SEC hosts ‘dumpster dive’ to raise awareness of over-consumption, waste on campus

GVL / Liz Garlick
Students participate in the Dumpster Dive

Liz Garlick

GVL / Liz Garlick Students participate in the Dumpster Dive

Liz Garlick

For members of Grand Valley State University’s Student Environmental Coalition, the idea of being waist-deep in trash sounds exactly like a Monday afternoon.

Last Monday, SEC members lead a “dumpster dive” event, diving into the dumpster outside of the Commons near Fresh Food Company in an effort to raise awareness about over-consumption and wasteful habits.

Students sorted through trash bags and uncovered compostable and recyclable treasures such as bread heels, unused sub rolls, unconsumed food in various stages, receipts, napkins, food wrappers and plastic bottles.

Bart Bartels, campus sustainability manager at GVSU, said about 80 percent of what was thrown away could have actually been composted or recycled.

“It’s shocking, really, but good to know what we could possibly do based on what we find,” Bartels said. “The goal (of dumpster diving) is to create an awareness of what’s in our waste stream. By finding out what is in the dumpster, problem areas can be identified and dealt with.”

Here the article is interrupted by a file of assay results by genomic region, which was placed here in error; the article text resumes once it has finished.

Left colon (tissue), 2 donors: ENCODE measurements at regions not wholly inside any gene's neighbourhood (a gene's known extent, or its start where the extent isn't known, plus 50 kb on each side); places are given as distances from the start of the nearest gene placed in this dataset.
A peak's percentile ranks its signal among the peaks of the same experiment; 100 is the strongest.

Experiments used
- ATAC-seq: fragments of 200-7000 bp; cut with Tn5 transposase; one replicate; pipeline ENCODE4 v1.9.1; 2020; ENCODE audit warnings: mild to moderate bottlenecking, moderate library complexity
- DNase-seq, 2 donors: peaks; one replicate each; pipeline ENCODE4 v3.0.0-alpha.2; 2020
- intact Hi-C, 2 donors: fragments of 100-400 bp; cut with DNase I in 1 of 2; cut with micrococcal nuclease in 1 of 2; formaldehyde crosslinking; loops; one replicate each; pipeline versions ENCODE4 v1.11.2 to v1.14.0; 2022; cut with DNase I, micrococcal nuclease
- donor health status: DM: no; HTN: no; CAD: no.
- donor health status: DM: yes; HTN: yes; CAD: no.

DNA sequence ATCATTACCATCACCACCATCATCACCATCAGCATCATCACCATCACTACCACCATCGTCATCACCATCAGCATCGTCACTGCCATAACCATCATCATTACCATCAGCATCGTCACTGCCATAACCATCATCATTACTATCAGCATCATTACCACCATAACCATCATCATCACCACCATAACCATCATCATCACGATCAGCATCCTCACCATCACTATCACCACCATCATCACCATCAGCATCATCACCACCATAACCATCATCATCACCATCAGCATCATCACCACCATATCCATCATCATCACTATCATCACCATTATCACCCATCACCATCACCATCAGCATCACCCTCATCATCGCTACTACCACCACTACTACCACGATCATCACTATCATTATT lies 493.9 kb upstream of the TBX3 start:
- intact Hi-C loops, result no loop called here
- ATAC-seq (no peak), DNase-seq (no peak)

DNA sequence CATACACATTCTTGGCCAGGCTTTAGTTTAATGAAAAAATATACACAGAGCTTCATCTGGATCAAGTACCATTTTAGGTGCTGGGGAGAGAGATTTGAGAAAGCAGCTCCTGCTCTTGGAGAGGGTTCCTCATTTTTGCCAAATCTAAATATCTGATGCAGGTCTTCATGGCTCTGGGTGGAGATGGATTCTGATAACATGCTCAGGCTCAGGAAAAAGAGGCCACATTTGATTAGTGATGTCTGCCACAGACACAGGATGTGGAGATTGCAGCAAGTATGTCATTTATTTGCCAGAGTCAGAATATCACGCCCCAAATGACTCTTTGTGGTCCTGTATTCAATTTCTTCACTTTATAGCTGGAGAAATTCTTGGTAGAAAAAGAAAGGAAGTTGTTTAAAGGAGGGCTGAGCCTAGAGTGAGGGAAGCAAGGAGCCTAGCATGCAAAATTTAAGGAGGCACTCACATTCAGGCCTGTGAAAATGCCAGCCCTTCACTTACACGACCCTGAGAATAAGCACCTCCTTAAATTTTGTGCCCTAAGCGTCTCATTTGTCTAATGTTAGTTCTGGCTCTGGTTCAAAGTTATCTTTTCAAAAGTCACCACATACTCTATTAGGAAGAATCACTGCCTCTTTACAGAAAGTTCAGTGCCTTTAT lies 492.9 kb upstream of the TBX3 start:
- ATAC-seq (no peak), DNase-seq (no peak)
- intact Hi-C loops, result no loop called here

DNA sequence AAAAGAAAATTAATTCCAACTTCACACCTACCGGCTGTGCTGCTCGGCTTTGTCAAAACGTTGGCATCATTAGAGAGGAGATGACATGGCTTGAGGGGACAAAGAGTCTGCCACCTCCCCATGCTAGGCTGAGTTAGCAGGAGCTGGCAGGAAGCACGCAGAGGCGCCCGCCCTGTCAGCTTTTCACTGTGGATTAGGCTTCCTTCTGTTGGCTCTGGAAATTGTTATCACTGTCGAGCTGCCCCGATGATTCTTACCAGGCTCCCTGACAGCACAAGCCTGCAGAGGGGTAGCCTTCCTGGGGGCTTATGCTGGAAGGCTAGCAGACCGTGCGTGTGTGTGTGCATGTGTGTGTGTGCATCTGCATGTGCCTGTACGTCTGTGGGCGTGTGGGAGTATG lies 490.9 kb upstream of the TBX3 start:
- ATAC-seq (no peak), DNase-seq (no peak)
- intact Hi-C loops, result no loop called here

Although waste audits on the GVSU Holland Campus last semester helped motivate students to participate in a dumpster dive, Josh Lycka, a member of the SEC, said the event was also inspired by a dumpster raid that the SEC held after every football game last semester.

Lycka said many recyclable items were tossed into the trash during football games because no bins were provided for recycling or composting materials, such as pizza boxes and water bottles.

“It took 14 volunteers seven hours to sort through (everything),” Lycka said, adding that both events were a visual representation about waste and consumption at GVSU. “I think people in general have good intentions about what they do, but completely ignore choices.”

Steve Leeser, operations supervisor for Facilities Services, said this is the first time the Dumpster Dive has been done in Allendale in several years.

“Both (the dumpster dive and RecycleMania) help create awareness of improving our recycling, and, on a broader scope, our sustainability efforts,” Leeser said.

Mary O’Neil, a member of the SEC, said the group is trying to raise awareness that recycling is available and can help with GVSU’s sustainability efforts.

“The goal is to make people aware of options, and to (encourage them to) look for bins instead of automatically putting it in trash,” O’Neil said.

Recycling and composting bins are available at various residences, academic buildings and cafeterias on GVSU’s campuses.

Members of the SEC will investigate how much trash is in dumpsters outside an eating area and a residential area at a later date.

For more information about the SEC and upcoming sustainability events, visit

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